Yellowstone Bear Tragedy
By now you may have already heard about the grizzly bear attack and death of a hiker in Yellowstone. The man who died and his wife were hiking in an area where there was a mother grizzly bear with two cubs. It is well known that mother grizzlies fiercely defend their cubs from any animal or person who gets too close, but what is too close? The man and his wife were hiking the Wapiti Lake trail and surprised the bear. Surprising wild bears is believed to invoke their attack mode, which sounds very obvious now, but many people don’t know this fact.
The National Park Service website says, “The vast majority of bear attacks have occurred because people have surprised a bear. In this type of situation the bear may attack as a defensive maneuver.” One of the key activities when walking through bear country is to make noise constantly so you don’t surprise them if you get close accidentally. Talking, singing, clapping, even wearing bells on a backpack or shoes could all be used, if they are loud. A government website for Alberta, Canada lists several noise makers such as air horns and pen launchers.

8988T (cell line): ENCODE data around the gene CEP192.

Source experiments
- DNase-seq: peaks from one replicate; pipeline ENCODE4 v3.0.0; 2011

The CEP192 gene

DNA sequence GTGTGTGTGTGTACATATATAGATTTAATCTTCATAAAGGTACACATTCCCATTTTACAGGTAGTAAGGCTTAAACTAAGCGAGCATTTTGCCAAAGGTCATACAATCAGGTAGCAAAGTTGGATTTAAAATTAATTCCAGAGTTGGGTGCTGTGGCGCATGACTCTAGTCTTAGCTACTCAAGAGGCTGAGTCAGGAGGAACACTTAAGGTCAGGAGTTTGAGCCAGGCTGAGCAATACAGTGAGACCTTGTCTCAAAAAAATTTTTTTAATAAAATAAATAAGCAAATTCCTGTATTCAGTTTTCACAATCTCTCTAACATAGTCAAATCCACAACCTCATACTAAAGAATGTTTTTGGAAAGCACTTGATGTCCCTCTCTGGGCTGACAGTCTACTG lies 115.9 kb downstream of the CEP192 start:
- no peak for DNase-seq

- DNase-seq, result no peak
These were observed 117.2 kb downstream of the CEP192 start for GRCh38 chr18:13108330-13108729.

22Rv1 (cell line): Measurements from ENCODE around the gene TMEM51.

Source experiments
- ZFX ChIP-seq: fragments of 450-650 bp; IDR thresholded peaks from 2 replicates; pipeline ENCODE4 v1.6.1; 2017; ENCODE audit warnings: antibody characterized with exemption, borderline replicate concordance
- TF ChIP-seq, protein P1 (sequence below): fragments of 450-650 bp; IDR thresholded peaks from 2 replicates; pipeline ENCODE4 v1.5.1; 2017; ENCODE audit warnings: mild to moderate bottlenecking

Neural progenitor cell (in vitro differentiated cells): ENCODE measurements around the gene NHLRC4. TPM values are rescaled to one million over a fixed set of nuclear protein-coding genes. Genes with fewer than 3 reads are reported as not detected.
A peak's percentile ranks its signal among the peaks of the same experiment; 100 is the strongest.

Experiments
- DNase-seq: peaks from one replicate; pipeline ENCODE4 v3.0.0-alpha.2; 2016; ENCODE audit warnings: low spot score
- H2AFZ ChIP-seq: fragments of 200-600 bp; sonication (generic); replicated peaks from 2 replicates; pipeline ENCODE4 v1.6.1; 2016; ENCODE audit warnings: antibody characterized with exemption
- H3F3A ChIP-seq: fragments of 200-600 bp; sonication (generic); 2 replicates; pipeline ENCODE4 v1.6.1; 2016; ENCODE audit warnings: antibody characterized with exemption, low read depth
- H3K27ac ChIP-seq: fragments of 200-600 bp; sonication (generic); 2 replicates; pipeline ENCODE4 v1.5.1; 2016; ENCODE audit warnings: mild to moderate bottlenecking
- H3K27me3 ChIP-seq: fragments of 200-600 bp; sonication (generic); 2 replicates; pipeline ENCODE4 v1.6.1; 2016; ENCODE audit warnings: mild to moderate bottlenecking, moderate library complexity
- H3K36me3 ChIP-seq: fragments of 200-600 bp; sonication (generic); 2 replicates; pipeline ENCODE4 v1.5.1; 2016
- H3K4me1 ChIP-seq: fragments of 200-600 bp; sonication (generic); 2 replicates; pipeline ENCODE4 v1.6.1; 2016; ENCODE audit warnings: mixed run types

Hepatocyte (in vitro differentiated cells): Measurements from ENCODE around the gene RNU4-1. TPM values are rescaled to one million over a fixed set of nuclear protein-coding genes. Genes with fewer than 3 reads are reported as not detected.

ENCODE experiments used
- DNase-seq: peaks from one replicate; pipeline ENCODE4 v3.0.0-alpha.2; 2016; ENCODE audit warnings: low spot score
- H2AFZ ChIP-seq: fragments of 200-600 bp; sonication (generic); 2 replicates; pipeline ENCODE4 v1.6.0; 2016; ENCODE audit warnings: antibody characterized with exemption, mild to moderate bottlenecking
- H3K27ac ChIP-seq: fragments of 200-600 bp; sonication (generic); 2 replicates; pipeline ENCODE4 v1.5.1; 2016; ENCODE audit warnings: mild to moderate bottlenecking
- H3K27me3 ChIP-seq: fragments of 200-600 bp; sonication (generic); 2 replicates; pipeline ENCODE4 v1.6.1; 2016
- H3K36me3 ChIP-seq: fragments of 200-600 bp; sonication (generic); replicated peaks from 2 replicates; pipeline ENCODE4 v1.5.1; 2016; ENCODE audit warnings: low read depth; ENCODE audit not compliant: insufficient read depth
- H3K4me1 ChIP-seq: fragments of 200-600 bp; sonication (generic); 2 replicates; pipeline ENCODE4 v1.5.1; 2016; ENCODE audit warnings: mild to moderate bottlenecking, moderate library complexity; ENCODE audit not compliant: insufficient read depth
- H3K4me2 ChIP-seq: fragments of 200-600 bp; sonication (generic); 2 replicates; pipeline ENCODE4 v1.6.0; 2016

In dense brush or near rushing water a bear may not hear your noises. It may be better to try to avoid such areas if you know there are wild bears there.
Often when a bear bites and scratches a person, and it is reported, the bear is killed by officials or captured and relocated to wild areas far from people. In this case, the mother bear has not been killed because it was determined she was only defending her cubs, and that is normal behavior for a mother bear.
The National Park Service said the recent tragedy is the first human fatality due to a bear mauling in Yellowstone since 1986. One fatality, also due to a mother grizzly bear, was recorded last year near the park, but not inside. Yellowstone National Park has between 3.6 and 4.3 million visitors per year. The number of human-bear conflicts there is extremely small compared with the number of tourists.
Image Credit: Mila Zinkova